Billionaire investor George Soros will be supplying $2 million to independent Democratic groups focused on grassroots election efforts as part of a greater donor initiative to enhance outreach and voter registration operations. Soros will divide his donation equally between America Votes, a group that provides coordination and campaign support to progressive organizations; and American Bridge 21st Century, a super-PAC that focuses on communications and election-oriented research. Soros's contribution will be part of a nearly $100 million boost from major liberal donors to like-minded causes and efforts. According to a New York Times report, Soros and others are pledging funds to grassroots-type groups in part because they don't believe they can match the massive Republican super-PAC-funded negative television ad bombs, but also as a symbolic rejection of the Supreme Court’s Citizens United decision, which gave birth to super-PACs that may spend on campaigns without limits.
Beneficiaries of the $100 million infusion from the major liberal donors include organizations like the Latino Engagement Fund (part of the Democracy Alliance), a group that works to register and turn out Latino voters for Democrats.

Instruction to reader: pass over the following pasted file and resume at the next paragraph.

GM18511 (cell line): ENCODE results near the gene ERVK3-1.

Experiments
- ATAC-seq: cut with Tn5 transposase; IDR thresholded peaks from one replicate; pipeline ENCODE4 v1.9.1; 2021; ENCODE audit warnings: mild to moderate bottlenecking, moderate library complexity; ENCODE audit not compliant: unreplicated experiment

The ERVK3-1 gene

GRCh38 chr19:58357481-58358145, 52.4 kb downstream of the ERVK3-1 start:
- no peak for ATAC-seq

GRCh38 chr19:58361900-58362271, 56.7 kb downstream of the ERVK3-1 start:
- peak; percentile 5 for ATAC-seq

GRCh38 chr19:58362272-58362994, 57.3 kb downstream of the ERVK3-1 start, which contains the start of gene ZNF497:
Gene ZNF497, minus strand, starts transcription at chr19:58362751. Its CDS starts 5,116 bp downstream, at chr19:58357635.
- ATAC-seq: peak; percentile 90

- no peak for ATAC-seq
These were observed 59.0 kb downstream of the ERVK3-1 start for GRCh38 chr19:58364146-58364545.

The Soros donation came on the same day that the Obama campaign announced a $25 million ad blitz in swing states this month, what the Times writes is an indication that the reelection campaign doesn't expect the major donors to support advertising efforts at this time. But the Obama campaign isn't (yet) fighting negative ads with negative ads either, at least not according to senior adviser David Axelrod who pointed to the campaign's positive bend:
"I believe that by the end of this week -- certainly by the end of next -- we will have spent more money offering people a positive vision for the future, talking about the president's record and the nation's record under his leadership and where we're going than Gov. Romney has in his entire campaign," Axelrod said, "and there's a reason for that."
Campaign manager Jim Messina likened GOP super-PACs with deep-pocketed backers to mercenaries. He said of attacks from the right:
"We're also going to be prepared, and I want to be clear, to respond to the attacks that we expect to continue from, not just from the Romney campaign, but from, you know, the Karl (Rove) and Koch brothers contract killers over there in super PAC land, who are going to continue to pound away on behalf of Gov. Romney,"
"We will respond vigorously, we will treat every ad that comes from those entities as an ad from Gov. Romney and we will compare our record and our vision with his, and we'll let the American people decide," he added.
Obama's new ad, titled Go, focuses on what the campaign believes are Obama's first-term accomplishments, such as the resurgence of the U.S. auto industry, the ending of the Iraq war, the killing of Osama bin Laden, and an upwards trend in private-sector jobs.